The state of lung cancer: See what NJ is doing right and wrong
The burden of lung cancer is still a heavy one in the Garden State.
And while it's the leading cause of cancer deaths in New Jersey and across the nation, advocates say it still doesn't get the attention it deserves.
A new state-by-state report from the American Lung Association suggests that many New Jerseyans with lung cancer are catching the disease early on, giving themselves plenty of options for survival. But the same report suggests that screening is still lacking in the state.
The 2023 State of Lung Cancer report ranks New Jersey 38th for cancer screening. Screening of those at high risk can reduce the death rate by up to 20%, the report says, but just 2.7% of eligible individuals are taking this important step in New Jersey.
Updated recommendations from the American Cancer Society call for yearly CT scans for people aged 50 to 80 who smoke or have smoked.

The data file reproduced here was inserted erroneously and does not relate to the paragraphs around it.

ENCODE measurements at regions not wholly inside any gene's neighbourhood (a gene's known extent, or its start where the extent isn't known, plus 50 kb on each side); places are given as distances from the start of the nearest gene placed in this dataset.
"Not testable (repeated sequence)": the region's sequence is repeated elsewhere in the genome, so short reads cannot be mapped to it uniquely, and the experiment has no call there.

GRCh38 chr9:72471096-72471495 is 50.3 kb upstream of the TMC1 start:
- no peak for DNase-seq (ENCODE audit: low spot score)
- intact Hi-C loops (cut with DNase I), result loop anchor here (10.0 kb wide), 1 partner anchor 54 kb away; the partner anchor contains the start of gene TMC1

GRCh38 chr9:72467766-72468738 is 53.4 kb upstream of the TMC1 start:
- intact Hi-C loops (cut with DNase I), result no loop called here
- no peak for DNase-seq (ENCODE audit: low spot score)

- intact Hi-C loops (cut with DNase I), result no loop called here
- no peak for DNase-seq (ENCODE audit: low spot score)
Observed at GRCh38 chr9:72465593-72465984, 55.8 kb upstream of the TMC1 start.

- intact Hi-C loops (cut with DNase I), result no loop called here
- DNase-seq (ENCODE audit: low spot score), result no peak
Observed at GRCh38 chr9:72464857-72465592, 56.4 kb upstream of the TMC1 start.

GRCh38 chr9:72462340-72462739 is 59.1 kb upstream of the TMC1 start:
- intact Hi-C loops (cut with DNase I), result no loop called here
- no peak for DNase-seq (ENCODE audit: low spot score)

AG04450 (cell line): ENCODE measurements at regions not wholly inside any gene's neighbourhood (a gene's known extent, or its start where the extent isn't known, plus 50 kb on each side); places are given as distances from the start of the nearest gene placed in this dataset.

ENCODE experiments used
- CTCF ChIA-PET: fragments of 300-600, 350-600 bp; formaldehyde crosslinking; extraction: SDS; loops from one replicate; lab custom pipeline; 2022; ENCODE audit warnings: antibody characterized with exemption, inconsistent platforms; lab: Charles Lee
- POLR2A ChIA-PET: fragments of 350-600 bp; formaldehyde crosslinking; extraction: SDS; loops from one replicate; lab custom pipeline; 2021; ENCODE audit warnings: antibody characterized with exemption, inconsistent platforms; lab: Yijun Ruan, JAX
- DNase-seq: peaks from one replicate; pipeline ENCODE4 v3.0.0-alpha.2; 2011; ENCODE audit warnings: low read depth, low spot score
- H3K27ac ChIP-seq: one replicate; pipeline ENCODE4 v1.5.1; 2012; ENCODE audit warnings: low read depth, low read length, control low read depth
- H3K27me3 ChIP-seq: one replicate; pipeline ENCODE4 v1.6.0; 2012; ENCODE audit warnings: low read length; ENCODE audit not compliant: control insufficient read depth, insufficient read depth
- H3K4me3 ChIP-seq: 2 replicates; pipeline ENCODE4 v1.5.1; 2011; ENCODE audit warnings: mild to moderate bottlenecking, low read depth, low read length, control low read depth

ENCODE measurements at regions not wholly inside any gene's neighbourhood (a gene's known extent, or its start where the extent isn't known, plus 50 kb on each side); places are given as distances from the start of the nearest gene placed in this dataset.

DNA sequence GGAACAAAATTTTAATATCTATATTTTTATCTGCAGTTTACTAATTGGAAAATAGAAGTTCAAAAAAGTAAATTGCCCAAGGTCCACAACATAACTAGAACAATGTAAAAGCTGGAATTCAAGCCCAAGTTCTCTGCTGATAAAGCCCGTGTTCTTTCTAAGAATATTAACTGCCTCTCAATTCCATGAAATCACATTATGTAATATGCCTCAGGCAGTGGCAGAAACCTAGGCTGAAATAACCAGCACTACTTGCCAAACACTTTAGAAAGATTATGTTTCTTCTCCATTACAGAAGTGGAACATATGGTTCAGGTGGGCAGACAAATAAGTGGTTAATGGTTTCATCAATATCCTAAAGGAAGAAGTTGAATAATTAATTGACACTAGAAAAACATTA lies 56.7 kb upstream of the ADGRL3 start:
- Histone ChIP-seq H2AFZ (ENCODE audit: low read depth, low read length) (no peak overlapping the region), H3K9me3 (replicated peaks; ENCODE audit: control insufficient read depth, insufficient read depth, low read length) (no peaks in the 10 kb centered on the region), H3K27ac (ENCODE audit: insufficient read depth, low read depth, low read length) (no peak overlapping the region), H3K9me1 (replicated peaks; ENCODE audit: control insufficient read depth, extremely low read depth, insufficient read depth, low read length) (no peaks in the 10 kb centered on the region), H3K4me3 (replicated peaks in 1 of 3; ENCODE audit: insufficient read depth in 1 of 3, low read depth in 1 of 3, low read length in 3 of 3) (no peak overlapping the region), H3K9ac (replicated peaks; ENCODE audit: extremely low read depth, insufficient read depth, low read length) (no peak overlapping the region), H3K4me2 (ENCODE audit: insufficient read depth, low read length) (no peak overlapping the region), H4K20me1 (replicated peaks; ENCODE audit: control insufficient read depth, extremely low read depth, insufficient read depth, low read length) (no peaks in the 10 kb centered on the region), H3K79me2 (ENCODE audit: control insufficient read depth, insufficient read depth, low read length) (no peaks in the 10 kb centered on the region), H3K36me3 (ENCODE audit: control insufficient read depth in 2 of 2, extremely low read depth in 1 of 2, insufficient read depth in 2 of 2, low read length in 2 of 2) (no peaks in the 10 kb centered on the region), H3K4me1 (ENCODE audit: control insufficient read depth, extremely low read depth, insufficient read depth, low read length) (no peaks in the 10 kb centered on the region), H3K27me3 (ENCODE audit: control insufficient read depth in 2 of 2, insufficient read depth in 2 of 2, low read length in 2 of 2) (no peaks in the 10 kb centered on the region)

"We want to see more eligible New Jersey residents get screened for lung cancer," said Michael Seilback, national assistant vice president for state public policy at the American Lung Association.
More than 20% of New Jersey's lung cancer cases receive no treatment, according to the report — the disease is either too advanced when it's first detected, for example, or patients opt for no treatment.
Representing a 19% improvement over the past five years, New Jersey ranks 14th for the rate of new lung cancer cases (51.8 per 100,000 people), according to the report.
New Jersey is among the best in the nation (No. 4) for the rate of cases that feature surgery as a first course of treatment. When surgery is an option, that likely means the patient has caught the disease in an early stage and it hasn't spread.
According to the report, 27.7% of lung cancer cases in the Garden State are "diagnosed at an early stage when the survival rate is much higher."
Overall, the American Lung Association report found that lung cancer survival rates are improving for everyone, including people of color. The five-year survival rate for people of color has increased by 17% in the last two years.
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